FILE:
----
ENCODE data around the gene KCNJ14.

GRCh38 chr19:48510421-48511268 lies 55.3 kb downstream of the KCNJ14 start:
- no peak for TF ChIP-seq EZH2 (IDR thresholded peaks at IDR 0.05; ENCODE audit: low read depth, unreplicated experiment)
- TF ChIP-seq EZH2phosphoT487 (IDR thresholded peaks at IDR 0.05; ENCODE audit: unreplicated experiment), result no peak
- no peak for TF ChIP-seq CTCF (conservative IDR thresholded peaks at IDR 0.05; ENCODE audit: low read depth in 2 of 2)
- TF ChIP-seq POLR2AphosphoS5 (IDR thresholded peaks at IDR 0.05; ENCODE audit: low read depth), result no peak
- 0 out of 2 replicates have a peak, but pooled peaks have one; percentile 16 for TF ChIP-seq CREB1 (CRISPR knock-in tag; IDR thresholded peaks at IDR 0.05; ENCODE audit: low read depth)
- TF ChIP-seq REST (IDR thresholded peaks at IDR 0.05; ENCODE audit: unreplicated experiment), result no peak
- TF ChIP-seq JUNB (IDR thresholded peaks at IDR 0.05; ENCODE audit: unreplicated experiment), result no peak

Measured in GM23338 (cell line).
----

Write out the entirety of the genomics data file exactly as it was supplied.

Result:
ENCODE data around the gene KCNJ14.

GRCh38 chr19:48510421-48511268 lies 55.3 kb downstream of the KCNJ14 start:
- no peak for TF ChIP-seq EZH2 (IDR thresholded peaks at IDR 0.05; ENCODE audit: low read depth, unreplicated experiment)
- TF ChIP-seq EZH2phosphoT487 (IDR thresholded peaks at IDR 0.05; ENCODE audit: unreplicated experiment), result no peak
- no peak for TF ChIP-seq CTCF (conservative IDR thresholded peaks at IDR 0.05; ENCODE audit: low read depth in 2 of 2)
- TF ChIP-seq POLR2AphosphoS5 (IDR thresholded peaks at IDR 0.05; ENCODE audit: low read depth), result no peak
- 0 out of 2 replicates have a peak, but pooled peaks have one; percentile 16 for TF ChIP-seq CREB1 (CRISPR knock-in tag; IDR thresholded peaks at IDR 0.05; ENCODE audit: low read depth)
- TF ChIP-seq REST (IDR thresholded peaks at IDR 0.05; ENCODE audit: unreplicated experiment), result no peak
- TF ChIP-seq JUNB (IDR thresholded peaks at IDR 0.05; ENCODE audit: unreplicated experiment), result no peak

Measured in GM23338 (cell line).